Great news today from the Northern Plains Resource Council (NPRC). Water stealing from the gravel pit at the well site in Belfry has been stopped by the Montana Department of Natural Resources and Conservation (DNRC). The agency has informed the landowner that he does not have the right to sell this water to ECA.
There have been a number of dramatic developments in this story today. This morning ECA issued this statement, reported by Ed Kemmick on Last Best News.
“Energy Corporation of America (ECA) is working with a local vendor to purchase water for our operations. It is our understanding that this particular vendor has an agreement directly with a surface owner in the area who has a gravel pit on his property that has filled with water. Under their agreement, the vendor draws water from this gravel pit, which he then transports and ultimately sells to ECA.
“It is important to note that the location in question is simply a gravel pit that has filled with water. There are no surface streams or other water sources running into or out of the gravel pit.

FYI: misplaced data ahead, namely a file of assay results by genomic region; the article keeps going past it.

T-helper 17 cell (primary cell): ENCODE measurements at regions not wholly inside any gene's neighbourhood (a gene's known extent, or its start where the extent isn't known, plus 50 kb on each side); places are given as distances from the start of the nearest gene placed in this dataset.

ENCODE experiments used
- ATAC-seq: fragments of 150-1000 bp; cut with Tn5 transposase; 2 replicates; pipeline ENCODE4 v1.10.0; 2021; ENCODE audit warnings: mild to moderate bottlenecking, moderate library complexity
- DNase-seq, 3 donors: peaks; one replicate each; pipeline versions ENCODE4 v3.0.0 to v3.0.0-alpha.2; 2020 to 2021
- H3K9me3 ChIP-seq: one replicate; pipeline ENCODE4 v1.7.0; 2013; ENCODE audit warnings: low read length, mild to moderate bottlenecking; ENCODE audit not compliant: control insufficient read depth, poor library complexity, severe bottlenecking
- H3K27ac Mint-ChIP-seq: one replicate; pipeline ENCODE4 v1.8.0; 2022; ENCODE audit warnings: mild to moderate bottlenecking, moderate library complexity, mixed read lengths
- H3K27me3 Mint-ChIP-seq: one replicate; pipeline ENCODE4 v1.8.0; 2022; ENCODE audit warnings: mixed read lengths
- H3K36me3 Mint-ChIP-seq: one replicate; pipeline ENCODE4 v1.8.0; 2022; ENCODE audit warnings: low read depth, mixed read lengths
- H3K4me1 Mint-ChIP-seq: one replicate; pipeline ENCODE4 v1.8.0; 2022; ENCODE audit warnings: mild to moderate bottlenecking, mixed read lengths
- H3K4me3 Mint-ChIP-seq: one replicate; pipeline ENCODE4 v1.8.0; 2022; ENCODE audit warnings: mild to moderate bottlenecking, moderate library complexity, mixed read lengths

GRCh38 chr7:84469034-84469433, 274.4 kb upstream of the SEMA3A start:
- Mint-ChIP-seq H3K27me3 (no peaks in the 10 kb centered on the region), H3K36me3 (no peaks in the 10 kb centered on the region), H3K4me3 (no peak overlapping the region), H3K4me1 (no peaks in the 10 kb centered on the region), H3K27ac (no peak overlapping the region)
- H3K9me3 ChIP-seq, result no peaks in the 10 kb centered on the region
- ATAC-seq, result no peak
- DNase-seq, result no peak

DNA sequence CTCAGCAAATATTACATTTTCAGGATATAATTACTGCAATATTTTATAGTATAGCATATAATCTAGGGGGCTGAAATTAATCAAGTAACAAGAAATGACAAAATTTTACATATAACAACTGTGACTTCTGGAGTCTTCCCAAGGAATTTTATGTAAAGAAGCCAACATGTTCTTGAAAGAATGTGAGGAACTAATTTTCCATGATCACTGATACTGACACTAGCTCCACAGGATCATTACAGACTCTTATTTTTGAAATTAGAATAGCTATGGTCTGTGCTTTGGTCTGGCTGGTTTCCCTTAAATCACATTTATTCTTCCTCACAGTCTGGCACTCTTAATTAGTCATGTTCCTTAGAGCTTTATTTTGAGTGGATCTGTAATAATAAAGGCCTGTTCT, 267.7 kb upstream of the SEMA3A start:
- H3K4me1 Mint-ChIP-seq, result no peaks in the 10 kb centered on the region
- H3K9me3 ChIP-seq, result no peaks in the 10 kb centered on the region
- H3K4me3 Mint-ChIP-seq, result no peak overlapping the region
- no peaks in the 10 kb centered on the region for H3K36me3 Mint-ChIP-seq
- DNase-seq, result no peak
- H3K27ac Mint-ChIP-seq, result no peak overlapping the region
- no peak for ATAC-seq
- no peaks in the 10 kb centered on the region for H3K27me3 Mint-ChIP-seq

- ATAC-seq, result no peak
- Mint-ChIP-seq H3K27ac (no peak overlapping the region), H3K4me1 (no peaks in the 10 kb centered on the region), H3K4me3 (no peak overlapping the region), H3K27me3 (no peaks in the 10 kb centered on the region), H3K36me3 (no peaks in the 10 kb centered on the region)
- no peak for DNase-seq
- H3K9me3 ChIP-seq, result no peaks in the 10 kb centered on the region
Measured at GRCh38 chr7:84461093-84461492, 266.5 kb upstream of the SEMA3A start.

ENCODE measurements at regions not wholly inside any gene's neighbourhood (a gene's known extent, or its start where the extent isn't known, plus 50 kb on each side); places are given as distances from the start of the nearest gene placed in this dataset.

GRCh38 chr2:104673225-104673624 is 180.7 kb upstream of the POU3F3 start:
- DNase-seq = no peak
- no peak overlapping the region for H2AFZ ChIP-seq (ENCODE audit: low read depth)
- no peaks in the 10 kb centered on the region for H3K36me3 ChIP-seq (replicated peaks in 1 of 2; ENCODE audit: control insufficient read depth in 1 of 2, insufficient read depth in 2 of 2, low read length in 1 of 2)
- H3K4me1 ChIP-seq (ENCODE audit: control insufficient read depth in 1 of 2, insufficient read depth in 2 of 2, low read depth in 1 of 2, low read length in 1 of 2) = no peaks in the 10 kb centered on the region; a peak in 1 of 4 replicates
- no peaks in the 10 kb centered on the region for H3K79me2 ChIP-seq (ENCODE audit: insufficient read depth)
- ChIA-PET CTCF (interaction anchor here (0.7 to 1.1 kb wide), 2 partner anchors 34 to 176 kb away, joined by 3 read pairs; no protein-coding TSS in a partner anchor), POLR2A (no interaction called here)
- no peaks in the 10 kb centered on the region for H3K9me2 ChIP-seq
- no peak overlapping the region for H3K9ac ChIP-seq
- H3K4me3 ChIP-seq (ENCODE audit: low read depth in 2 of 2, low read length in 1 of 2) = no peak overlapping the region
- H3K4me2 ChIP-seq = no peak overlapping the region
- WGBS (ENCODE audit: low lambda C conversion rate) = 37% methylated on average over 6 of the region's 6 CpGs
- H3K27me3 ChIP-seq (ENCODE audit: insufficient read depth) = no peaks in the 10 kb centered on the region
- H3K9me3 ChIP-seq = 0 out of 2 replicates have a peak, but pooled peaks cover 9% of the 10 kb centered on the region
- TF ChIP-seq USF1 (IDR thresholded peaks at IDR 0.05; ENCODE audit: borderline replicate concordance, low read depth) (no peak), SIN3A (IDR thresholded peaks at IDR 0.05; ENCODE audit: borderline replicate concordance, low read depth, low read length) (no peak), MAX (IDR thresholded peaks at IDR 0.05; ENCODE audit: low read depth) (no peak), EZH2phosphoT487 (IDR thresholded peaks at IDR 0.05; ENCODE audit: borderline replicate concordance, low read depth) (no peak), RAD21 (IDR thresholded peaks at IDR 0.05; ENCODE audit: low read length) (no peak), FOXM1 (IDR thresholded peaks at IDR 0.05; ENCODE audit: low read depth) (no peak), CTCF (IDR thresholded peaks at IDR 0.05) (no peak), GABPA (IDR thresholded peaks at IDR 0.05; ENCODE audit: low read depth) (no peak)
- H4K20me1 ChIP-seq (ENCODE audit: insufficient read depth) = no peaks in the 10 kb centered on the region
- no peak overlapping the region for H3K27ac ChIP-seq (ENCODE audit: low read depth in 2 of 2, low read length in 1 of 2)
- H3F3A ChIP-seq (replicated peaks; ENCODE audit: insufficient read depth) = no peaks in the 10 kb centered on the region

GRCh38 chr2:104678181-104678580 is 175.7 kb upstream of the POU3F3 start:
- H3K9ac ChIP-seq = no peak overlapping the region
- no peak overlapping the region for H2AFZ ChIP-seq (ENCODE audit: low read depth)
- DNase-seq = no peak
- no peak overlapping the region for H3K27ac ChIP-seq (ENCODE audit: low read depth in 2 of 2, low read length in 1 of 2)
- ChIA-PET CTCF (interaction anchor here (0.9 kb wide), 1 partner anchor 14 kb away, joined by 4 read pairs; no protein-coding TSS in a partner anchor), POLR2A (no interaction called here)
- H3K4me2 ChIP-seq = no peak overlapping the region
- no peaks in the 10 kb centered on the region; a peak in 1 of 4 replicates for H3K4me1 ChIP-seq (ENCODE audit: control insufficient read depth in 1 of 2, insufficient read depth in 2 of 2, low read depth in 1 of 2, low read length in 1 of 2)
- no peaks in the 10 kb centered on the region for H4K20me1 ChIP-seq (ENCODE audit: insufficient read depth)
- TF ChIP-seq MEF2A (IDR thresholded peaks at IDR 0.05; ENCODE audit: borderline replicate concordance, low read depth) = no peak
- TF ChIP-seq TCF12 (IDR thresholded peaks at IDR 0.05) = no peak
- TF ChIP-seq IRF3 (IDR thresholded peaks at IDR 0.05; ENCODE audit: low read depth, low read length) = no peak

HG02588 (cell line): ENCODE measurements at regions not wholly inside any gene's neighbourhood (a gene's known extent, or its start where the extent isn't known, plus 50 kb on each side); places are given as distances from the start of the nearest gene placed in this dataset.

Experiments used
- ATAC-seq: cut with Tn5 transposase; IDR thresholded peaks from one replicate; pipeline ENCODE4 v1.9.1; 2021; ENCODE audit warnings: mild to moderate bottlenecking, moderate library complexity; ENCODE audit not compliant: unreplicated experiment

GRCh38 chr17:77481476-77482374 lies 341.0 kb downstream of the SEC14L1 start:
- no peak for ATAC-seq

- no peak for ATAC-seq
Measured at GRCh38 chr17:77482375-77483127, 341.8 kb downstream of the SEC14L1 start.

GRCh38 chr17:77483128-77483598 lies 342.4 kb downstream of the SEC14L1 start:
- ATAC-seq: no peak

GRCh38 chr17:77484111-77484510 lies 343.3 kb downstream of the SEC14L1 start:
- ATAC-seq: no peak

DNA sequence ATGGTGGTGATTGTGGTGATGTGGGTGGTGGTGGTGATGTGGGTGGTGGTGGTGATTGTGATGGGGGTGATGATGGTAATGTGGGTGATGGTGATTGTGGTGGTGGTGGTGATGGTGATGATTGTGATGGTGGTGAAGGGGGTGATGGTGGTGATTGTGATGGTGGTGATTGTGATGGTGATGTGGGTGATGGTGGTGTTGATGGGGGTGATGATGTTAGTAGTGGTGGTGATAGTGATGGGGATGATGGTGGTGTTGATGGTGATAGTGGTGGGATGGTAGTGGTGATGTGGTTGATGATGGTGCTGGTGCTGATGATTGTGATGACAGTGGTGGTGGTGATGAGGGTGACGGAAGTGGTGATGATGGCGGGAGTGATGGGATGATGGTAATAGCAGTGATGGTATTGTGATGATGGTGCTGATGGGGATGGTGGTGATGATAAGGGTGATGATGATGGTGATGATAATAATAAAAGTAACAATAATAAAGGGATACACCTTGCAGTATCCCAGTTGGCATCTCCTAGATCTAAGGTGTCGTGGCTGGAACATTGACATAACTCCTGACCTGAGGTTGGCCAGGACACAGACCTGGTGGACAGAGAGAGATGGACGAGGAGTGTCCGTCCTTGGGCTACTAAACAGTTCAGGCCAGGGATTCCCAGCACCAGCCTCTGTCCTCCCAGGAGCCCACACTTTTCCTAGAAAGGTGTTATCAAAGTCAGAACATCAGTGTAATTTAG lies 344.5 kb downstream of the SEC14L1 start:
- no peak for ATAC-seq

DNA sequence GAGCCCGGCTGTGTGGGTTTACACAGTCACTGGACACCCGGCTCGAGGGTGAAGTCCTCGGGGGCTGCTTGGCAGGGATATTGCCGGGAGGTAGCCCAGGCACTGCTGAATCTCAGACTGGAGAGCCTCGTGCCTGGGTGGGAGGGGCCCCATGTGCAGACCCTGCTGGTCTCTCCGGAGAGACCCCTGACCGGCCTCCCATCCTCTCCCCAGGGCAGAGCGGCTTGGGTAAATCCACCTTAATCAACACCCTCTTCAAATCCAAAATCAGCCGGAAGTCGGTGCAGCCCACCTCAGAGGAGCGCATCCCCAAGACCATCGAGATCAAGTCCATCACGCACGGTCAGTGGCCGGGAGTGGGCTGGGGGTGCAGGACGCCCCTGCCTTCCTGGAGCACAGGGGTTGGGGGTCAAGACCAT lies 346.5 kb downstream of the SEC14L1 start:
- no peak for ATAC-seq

“We have discussed this situation with our counsel and he has advised us that we have taken all necessary steps to appropriately and lawfully utilize the water being drawn from the gravel pit. Therefore, we believe we are in full accordance with the law and, as we strive to with all of our operations, we are operating responsibly — utilizing local vendors and working hard to be a good neighbor.”
Then, according to NPRC, the DNRC called ECA and told them the water was from an illegal source, and they couldn’t legally use it. ECA rep Seth Nolte asked the DNRC, “Well then what are we supposed to do?” and DNRC told them they could either drill their own small well or get it from the townships.
Great news. Local neighbors set this process in motion when they spotted the violation, photographed it, and brought it to the attention of the DNRC. Thanks to Northern Plains members, readers of this blog and the Facebook page No Fracking the Beartooth Front, the DNRC was deluged with calls and emails. Based on click-throughs on this site, at least 26 people emailed the DNRC, and many more people on the Facebook page indicated they had called or mailed.